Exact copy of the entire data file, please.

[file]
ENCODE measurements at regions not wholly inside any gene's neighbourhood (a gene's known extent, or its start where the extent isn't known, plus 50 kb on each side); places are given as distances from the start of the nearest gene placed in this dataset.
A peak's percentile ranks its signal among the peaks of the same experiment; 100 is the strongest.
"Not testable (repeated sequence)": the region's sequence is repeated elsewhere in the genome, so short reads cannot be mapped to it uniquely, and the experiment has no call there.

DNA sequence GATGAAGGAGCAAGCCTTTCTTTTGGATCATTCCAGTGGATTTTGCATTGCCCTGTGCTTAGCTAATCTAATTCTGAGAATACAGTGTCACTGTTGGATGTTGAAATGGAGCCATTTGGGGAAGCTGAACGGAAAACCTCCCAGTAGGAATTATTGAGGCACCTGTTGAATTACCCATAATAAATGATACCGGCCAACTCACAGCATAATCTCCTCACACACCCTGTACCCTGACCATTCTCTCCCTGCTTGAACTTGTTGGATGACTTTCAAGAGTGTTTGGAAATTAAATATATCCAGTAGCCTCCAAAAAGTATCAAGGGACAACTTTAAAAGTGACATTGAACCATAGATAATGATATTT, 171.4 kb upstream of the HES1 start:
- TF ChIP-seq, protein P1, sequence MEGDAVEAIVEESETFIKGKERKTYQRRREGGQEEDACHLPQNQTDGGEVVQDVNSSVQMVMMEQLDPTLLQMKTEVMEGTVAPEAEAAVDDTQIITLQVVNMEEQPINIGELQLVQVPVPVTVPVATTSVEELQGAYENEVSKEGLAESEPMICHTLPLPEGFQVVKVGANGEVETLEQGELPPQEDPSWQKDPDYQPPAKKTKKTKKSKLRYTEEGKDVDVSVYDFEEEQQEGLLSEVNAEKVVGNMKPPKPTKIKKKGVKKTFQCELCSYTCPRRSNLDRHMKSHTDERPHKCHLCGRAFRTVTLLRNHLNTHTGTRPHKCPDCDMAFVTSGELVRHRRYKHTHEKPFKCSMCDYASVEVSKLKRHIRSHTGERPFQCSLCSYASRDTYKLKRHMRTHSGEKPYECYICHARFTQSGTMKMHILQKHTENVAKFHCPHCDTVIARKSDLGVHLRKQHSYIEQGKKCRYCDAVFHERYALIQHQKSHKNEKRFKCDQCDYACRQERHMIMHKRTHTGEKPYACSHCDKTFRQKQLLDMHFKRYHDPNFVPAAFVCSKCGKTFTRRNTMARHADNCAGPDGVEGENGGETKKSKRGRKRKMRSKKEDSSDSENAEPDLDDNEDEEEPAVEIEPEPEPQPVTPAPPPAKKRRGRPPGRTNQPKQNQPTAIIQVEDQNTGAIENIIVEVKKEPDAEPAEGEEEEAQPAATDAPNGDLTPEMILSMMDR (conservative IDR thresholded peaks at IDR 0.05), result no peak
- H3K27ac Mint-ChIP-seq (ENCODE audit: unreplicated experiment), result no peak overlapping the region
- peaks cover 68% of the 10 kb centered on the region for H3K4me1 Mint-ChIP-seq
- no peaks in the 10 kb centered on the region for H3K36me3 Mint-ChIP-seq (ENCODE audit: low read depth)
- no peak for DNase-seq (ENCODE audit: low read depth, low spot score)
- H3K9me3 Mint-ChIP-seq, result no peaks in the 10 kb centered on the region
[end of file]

ENCODE measurements at regions not wholly inside any gene's neighbourhood (a gene's known extent, or its start where the extent isn't known, plus 50 kb on each side); places are given as distances from the start of the nearest gene placed in this dataset.
A peak's percentile ranks its signal among the peaks of the same experiment; 100 is the strongest.
"Not testable (repeated sequence)": the region's sequence is repeated elsewhere in the genome, so short reads cannot be mapped to it uniquely, and the experiment has no call there.

DNA sequence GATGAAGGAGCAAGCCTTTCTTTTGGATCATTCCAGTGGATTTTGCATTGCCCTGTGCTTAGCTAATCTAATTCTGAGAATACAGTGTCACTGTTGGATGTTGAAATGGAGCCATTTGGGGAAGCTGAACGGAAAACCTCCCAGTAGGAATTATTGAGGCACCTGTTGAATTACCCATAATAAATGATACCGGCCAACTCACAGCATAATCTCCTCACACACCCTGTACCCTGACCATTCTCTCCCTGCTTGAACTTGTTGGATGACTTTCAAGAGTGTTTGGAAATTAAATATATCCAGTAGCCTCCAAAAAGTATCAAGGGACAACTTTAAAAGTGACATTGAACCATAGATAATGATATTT, 171.4 kb upstream of the HES1 start:
- TF ChIP-seq, protein P1, sequence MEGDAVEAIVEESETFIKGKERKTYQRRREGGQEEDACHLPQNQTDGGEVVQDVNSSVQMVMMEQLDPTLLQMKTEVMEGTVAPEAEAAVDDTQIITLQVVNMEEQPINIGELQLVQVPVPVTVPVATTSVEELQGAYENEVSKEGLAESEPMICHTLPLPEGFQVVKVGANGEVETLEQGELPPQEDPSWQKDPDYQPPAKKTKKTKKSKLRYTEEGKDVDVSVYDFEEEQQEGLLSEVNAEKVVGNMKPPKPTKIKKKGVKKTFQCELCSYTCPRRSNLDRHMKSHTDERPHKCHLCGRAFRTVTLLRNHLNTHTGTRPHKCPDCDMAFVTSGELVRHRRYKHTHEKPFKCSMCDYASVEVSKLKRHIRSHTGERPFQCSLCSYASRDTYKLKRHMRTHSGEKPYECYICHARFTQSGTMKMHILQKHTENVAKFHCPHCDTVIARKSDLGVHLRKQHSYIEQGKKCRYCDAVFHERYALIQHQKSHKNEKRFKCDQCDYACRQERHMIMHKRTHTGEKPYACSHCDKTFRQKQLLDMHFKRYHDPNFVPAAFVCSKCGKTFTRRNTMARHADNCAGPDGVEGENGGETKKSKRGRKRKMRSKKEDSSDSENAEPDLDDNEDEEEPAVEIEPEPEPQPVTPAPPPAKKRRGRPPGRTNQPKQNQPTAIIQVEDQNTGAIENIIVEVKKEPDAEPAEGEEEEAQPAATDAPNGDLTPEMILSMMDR (conservative IDR thresholded peaks at IDR 0.05), result no peak
- H3K27ac Mint-ChIP-seq (ENCODE audit: unreplicated experiment), result no peak overlapping the region
- peaks cover 68% of the 10 kb centered on the region for H3K4me1 Mint-ChIP-seq
- no peaks in the 10 kb centered on the region for H3K36me3 Mint-ChIP-seq (ENCODE audit: low read depth)
- no peak for DNase-seq (ENCODE audit: low read depth, low spot score)
- H3K9me3 Mint-ChIP-seq, result no peaks in the 10 kb centered on the region